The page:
Mum, though, is not easily kept at bay. She seems determined to supervise the marriage and ensure that all goes well, both domestically and, er ... sexually. She insists that her daughter must produce for her a grandchild and obtains a special potion that will supposedly do the trick.

In one scene, Sam and a guy he met on Grindr – clad only in underpants – hide under the kitchen table as Mouna's mum appears at the window, checking if anyone is at home.

"I Luv U But" could easily have turned into something dull and worthy. Countless gay and lesbian Arabs face the same agonising dilemma as Mouna and Sam in real life. Many of them contemplate gay-but-not-same-sex marriage as a possible way out, and some actually go through with it.

Fortunately, writer/director Fadia Abboud decided to play it for laughs – which is what makes it so watchable and entertaining. At root, "I Luv U But" is an old-fashioned farce that also mocks old-fashioned attitudes: a farce with a punch.

There have been other Arab film dramas with gay characters and gay storylines but I don't think Arab film-makers have ever produced anything quite like this before: gay-themed throughout and told from a gay perspective.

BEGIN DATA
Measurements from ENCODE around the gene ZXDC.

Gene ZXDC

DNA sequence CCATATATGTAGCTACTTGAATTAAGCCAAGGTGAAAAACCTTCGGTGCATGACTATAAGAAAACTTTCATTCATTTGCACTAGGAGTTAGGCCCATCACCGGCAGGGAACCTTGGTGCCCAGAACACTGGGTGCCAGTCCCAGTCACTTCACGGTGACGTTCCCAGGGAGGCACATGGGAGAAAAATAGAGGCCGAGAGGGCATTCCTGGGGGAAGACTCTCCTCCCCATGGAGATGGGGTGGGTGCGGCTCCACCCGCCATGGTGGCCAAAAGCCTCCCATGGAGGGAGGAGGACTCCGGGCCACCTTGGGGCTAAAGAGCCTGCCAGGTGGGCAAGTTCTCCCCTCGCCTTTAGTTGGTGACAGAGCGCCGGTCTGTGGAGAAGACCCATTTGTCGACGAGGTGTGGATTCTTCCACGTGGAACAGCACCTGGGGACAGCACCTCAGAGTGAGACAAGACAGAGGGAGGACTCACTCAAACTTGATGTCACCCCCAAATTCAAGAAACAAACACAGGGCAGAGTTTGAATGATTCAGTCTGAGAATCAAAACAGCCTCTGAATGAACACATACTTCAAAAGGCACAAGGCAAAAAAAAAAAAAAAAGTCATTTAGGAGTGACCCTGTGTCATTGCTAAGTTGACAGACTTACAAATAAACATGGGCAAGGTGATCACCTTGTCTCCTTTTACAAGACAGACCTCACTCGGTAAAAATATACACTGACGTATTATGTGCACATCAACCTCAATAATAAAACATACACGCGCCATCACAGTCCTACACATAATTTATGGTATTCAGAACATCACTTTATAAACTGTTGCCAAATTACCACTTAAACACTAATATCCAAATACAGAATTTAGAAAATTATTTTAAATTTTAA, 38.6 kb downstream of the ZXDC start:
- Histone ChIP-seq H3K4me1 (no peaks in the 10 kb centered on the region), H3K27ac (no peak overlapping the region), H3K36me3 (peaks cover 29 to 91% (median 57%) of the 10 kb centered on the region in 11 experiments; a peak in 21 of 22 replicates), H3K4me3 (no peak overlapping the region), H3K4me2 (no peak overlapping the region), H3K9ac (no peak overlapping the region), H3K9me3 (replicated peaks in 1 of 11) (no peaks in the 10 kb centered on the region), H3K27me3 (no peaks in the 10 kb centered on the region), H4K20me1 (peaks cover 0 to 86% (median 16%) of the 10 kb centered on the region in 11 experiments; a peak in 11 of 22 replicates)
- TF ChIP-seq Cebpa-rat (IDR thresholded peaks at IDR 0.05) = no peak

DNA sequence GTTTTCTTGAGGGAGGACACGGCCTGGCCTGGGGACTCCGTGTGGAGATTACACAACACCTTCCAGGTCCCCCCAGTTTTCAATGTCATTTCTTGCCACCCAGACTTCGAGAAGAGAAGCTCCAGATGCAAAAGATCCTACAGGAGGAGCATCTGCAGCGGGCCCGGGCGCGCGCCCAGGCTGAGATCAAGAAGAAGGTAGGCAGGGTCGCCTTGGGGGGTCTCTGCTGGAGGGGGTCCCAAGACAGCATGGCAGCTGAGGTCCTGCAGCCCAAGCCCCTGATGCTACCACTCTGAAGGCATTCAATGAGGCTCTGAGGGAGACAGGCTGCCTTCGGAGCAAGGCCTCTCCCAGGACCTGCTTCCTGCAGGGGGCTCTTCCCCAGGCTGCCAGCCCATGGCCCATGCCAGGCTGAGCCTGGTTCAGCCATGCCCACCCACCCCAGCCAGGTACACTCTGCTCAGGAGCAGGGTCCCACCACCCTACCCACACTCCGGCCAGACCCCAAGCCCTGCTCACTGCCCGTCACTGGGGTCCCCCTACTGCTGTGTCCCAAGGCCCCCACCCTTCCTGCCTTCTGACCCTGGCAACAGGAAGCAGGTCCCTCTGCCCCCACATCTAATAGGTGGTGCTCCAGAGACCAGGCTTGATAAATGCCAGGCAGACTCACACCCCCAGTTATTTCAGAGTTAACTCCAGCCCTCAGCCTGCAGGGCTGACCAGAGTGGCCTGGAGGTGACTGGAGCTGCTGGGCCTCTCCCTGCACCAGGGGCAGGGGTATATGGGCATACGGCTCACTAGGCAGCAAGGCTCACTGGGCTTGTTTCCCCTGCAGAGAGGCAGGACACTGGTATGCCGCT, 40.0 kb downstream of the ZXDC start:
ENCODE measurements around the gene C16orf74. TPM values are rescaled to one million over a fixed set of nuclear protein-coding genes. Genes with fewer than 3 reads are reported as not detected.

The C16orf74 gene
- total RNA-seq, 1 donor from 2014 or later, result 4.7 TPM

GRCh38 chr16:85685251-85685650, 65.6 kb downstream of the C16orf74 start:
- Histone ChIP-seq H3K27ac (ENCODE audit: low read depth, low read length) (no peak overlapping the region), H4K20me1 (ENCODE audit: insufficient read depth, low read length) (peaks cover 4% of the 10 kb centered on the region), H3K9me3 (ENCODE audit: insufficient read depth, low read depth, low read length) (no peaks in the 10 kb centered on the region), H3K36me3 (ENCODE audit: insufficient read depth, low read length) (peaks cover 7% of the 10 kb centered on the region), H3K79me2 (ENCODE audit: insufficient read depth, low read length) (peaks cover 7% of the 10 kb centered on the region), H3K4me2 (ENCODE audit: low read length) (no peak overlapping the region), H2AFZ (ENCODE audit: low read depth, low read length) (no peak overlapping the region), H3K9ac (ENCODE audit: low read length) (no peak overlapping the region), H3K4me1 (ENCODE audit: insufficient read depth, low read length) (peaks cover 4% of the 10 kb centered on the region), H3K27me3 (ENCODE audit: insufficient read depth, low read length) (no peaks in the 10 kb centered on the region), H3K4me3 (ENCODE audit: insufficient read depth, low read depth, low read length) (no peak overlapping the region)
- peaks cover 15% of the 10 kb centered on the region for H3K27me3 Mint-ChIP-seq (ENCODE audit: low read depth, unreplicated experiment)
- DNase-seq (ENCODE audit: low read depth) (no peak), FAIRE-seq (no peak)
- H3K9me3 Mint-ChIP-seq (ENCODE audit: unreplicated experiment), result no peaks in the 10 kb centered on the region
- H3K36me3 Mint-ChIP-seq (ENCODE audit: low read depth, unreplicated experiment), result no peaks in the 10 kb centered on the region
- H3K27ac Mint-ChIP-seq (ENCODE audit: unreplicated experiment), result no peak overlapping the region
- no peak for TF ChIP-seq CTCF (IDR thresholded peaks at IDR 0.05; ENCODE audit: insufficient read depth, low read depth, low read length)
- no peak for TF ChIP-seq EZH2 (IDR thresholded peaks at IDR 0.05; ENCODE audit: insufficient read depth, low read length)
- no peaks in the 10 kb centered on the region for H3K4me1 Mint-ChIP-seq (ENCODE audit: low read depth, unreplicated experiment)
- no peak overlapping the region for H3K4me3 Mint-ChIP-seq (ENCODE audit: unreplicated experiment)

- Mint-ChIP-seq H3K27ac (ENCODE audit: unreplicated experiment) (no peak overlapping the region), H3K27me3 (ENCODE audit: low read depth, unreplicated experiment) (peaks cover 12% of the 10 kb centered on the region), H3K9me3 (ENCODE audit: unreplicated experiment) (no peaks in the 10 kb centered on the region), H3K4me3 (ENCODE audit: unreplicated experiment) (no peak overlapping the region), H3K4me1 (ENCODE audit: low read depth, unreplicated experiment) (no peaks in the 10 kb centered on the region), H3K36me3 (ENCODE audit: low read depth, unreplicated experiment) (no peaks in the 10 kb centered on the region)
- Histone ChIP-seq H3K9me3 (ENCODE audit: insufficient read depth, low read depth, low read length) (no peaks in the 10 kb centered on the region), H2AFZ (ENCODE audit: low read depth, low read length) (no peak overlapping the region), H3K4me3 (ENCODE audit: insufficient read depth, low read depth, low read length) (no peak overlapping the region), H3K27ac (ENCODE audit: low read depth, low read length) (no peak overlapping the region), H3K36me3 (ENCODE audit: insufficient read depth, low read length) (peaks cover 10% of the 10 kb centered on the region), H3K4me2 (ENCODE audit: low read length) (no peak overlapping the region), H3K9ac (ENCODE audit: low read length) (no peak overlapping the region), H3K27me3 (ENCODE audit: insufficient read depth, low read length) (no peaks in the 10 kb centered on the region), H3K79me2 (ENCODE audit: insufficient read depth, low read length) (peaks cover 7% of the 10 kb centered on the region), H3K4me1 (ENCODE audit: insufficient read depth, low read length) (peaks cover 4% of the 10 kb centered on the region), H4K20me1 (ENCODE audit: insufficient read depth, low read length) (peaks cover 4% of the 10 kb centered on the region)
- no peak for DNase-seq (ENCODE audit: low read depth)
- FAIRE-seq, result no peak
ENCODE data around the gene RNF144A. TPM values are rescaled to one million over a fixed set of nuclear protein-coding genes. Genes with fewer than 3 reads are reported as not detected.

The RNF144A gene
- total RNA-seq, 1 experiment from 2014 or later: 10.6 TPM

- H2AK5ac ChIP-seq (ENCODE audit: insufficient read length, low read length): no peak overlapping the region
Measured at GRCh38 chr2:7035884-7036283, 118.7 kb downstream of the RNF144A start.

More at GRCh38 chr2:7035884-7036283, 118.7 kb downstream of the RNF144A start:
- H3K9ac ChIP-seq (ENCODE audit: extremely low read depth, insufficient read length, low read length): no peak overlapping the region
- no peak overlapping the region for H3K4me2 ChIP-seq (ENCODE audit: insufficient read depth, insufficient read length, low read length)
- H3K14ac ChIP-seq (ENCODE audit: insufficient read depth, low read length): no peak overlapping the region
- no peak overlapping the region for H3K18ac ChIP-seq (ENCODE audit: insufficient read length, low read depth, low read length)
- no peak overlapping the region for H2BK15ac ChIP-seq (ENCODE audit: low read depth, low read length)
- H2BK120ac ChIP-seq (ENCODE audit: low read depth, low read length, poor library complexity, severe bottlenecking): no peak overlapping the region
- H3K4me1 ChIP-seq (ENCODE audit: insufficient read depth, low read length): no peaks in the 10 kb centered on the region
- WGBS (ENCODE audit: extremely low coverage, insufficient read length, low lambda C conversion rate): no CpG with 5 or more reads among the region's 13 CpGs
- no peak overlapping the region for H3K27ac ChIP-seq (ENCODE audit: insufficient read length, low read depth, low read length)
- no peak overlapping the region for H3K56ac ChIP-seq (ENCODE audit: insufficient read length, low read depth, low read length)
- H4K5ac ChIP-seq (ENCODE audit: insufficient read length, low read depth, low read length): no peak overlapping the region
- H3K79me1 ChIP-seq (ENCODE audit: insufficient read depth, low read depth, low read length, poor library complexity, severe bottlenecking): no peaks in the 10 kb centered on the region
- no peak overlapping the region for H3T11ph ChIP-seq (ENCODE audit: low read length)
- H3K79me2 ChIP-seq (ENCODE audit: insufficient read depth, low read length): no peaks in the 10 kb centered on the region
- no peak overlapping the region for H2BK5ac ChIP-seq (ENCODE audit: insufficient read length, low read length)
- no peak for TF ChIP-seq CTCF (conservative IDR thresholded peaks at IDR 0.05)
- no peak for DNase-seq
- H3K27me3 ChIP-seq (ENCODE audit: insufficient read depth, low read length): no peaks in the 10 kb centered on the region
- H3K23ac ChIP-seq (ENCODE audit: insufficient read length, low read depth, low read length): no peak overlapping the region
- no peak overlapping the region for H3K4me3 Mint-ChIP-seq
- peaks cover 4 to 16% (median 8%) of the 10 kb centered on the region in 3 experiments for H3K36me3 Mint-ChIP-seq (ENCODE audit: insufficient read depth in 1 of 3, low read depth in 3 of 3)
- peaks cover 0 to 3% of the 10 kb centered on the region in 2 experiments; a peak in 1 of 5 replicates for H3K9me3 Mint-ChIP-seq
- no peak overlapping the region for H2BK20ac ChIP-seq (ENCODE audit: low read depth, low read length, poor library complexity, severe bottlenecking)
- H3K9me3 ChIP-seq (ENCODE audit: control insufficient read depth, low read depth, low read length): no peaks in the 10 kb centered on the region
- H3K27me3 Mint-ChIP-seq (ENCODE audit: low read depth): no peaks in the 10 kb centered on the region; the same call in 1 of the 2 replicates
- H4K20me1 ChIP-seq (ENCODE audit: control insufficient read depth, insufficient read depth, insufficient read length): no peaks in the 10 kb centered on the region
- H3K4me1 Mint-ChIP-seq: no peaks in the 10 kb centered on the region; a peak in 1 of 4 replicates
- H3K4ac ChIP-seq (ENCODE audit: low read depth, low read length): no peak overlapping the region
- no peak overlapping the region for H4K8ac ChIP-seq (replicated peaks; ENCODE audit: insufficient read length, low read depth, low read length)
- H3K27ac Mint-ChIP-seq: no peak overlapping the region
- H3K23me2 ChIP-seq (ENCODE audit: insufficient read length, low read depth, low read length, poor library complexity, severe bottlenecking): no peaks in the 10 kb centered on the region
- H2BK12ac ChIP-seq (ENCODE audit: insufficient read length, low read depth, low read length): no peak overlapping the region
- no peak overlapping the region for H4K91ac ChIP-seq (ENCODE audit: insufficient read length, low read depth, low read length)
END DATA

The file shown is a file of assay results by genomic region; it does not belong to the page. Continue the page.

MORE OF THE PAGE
There's no doubt that this marks some kind of milestone, and it's causing a stir among gay and lesbian Arabs. "I haven’t been this excited about something gay-related in a long time.," Beirut Boy writes on his blog. "I loved the writing. It’s really funny and real."

Strictly speaking, "I Luv U But" isn't 100% Lebanese. It was filmed in Australia among the Lebanese community there but, in a way, this adds rather than subtracts. It shows that even in the midst of a different culture thousands of miles from Beirut, the habits of the homeland still die hard.

Strictly speaking, "I Luv U But" isn't exactly a film, either. In its current form – still uncompleted – it consists of nine short "episodes" (three or four minutes each) posted on the internet.

Odd as it may sound, this format works brilliantly. Abboud and her team make every second count – and the result is crisp story-telling with some pointed and witty dialogue.

Based in New South Wales, Abboud combines film-making with community work. One of her earlier films was “I Remember 1948” – a collection of personal stories from Palestinians who lost their homes in 1948. She is also one of the founders of Club Arak and co-director of the Sydney Arab Film Festival.

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Posted by Brian Whitaker, 20 January 2013. Comment.

Jordan: a transition to what?